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Planning radiotherapy

The radiotherapy team plan your external beam radiotherapy before you start treatment. This means working out the dose of radiotherapy you need and exactly where you need it.

Your planning appointment takes from 15 minutes to 2 hours.

You usually have a planning CT scan in the radiotherapy department.

The scan shows the cancer and the area around it. You might have other types of scans or x-rays to help your treatment team plan your radiotherapy. The plan they create is just for you.

Photo of a CT scanner

Before the scan

The radiographers tell you what is going to happen. They help you into position on the CT scanner couch. You might have a type of firm cushion called a vacbag to help you keep still.

The CT scanner couch is the same type of bed that you lie on for your treatment sessions. You need to lie very still. Tell the radiographers if you aren't comfortable.

During the scan

Once you're in position the radiographers put some markers on your skin. They move the couch up and through the scanner. They then leave the room and the scan starts.

The scan takes about 5 minutes. You won't feel anything. The radiographers can see you from the CT control area where they operate the scanner. 

Injection of dye

You might need an injection of contrast into a vein in your hand. This is a dye that helps body tissues show up more clearly on the scan.

Before you have the contrast medium, the radiographer asks you about any medical conditions or allergies. Some people are allergic to the dye.

After the scan

The radiographers make pin point sized tattoo marks on your skin. They use these marks to line you up into the same position every day. The tattoos make sure they treat exactly the same area for all of your treatments. They may also draw marks around the tattoos with a permanent ink pen, so that they are clear to see when the lights are low.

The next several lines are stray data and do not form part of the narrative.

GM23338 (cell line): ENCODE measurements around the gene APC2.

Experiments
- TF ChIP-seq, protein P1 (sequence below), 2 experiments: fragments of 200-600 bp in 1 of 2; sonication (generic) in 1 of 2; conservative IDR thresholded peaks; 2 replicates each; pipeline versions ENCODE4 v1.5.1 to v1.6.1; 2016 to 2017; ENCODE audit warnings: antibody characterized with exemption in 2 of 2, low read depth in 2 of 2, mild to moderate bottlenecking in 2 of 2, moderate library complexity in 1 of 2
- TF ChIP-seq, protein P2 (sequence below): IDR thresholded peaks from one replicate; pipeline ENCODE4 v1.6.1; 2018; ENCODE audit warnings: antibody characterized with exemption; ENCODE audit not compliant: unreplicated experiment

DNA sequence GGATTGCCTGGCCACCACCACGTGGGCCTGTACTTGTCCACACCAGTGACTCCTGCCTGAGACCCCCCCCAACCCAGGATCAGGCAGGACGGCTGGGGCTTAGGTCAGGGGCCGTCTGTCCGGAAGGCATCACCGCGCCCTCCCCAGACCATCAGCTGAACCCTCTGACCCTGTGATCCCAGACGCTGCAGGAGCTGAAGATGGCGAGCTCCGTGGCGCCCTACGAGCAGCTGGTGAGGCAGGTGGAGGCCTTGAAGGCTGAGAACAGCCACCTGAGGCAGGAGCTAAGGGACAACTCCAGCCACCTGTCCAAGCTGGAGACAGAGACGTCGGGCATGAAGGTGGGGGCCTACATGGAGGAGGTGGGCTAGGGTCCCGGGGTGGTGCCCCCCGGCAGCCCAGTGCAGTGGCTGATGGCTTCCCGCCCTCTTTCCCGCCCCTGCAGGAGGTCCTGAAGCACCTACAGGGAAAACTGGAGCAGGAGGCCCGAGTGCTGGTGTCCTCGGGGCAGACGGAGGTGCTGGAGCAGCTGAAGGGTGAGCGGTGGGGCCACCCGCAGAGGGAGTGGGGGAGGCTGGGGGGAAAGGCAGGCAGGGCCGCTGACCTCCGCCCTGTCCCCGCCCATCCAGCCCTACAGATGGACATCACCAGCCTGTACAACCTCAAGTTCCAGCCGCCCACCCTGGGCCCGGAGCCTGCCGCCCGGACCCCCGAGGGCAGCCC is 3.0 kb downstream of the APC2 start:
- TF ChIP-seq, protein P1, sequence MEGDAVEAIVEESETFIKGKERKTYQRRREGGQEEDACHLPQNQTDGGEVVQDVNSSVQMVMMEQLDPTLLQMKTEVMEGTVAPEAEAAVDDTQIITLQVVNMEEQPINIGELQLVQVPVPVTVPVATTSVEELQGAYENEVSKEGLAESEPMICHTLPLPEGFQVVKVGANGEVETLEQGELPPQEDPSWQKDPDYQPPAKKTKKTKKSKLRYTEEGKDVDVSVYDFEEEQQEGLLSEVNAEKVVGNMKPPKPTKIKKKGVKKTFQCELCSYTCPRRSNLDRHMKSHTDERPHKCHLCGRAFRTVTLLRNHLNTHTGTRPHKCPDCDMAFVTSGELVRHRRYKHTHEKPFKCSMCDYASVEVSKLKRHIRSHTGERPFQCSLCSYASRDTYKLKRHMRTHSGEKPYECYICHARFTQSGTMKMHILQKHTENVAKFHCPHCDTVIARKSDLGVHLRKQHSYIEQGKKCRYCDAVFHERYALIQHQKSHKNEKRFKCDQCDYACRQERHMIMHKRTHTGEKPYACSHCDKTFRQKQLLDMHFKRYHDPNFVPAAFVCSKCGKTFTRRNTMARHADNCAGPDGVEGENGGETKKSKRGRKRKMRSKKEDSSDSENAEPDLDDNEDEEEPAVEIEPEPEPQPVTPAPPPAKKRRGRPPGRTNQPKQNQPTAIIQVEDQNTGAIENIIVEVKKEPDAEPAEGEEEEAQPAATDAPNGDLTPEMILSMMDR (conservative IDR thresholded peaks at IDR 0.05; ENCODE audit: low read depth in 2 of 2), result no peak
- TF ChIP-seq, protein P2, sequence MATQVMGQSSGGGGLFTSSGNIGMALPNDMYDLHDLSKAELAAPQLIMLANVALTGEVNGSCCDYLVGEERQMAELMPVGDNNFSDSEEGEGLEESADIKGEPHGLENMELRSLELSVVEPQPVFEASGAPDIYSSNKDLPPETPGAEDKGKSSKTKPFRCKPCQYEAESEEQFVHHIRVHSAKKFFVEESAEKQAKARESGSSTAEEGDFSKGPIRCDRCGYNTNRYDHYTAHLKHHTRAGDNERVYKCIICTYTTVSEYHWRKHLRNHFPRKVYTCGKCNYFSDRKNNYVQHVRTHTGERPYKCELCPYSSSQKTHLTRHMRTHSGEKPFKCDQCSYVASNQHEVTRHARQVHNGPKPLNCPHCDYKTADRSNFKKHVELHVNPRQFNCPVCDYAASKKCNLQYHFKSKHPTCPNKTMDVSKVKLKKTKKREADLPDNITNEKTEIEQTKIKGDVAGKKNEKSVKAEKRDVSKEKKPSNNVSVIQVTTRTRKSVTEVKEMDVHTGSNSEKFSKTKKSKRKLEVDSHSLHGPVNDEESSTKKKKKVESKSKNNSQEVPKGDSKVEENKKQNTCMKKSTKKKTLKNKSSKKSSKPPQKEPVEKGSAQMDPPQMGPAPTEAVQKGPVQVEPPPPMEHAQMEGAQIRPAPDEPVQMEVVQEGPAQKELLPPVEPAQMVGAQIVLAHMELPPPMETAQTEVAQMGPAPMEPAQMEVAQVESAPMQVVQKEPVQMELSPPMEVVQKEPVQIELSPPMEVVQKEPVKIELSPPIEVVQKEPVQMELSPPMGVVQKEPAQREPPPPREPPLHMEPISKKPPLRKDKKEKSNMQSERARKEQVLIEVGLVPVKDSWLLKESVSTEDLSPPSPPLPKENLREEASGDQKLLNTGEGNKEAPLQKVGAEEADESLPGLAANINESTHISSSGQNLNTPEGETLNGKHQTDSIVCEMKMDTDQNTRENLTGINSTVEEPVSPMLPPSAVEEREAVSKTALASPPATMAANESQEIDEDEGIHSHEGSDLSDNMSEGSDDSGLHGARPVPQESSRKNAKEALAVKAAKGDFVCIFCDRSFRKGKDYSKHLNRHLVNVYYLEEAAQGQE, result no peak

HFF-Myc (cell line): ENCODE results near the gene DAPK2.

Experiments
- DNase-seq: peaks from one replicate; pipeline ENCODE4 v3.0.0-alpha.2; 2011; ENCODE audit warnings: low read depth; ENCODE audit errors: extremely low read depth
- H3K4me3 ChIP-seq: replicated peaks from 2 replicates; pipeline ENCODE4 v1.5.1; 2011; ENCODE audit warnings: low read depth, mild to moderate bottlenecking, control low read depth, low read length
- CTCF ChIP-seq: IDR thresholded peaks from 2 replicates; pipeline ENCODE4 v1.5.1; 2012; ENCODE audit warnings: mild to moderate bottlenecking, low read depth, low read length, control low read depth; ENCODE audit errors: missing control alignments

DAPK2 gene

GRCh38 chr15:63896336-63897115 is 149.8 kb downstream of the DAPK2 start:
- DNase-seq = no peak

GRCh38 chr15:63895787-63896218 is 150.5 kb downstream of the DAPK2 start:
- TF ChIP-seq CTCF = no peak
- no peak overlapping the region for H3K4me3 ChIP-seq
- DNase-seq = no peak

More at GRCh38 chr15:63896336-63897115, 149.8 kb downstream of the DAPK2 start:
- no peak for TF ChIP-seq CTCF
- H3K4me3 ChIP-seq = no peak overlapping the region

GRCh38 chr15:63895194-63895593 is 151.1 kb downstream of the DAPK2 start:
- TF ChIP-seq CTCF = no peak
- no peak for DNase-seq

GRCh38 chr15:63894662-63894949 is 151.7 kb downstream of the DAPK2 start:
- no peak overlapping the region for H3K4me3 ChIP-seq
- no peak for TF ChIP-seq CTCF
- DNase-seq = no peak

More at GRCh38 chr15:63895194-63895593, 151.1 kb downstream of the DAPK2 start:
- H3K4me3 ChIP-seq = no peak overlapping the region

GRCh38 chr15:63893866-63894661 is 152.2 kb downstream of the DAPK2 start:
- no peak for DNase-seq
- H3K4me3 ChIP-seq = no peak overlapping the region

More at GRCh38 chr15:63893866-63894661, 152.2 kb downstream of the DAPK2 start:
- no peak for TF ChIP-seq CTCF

Radiotherapy tattoo marks
Radiotherapy treatment area marks.

The radiotherapy staff tell you how to look after the markings. The pen marks might start to rub off in time, but the tattoos won’t. Tell your radiographer if that happens. Don't try to redraw them yourself. 

The radiographers will then help you off the CT scanner couch and you can get changed back into your clothes. You stay in the department for about 15 to 30 minutes if you had an injection of the dye. This is in case it makes you feel unwell, which is rare.

You should be able to go home or back to work. You can eat and drink normally.

Possible risks

A CT scan is safe for most people but there are some possible risks. Your doctor and radiographer make sure the benefits of having the scan outweigh these risks.

Allergic reaction

Rarely, people have an allergic reaction to the contrast medium. This most often starts with weakness, sweating and difficulty breathing. Tell your radiographer immediately if you feel unwell so they can give you medicine.

Swelling around injection site

There is a risk that the contrast medium will leak outside the vein. This can cause swelling and pain in your arm but it’s rare.

Radiation

Exposure to radiation during a CT scan can slightly increase your risk of developing cancer in the future. Talk to your doctor if this worries you.

Pregnancy

Pregnant women should only have CT scans in emergencies. Contact the department as soon as you can before the scan if you are pregnant or think that you might be.

After your planning session

You might have to wait a few days or up to 2 weeks before you start treatment. During this time the physicists and your radiotherapy doctor (clinical oncologist) decide the final details of your plan.

Then the physicists and staff called dosimetrists plan the treatment very precisely using computers.

Last reviewed: 
24 Sep 2018
  • Image Guided Radiotherapy (IGRT) Guidance for implementation and use

    National Radiotherapy Implementation Group Report, August 2012

  • Malignant pleural mesothelioma: ESMO Clinical Practice Guidelines for diagnosis, treatment and follow-up

    P Baas and others on behalf of the ESMO Guidelines Committee

    Annals of Oncology 26 (Supplement 5): v31–v39, 2015

  • External Beam Therapy
    Peter Hoskin
    Oxford University Press, 2012 

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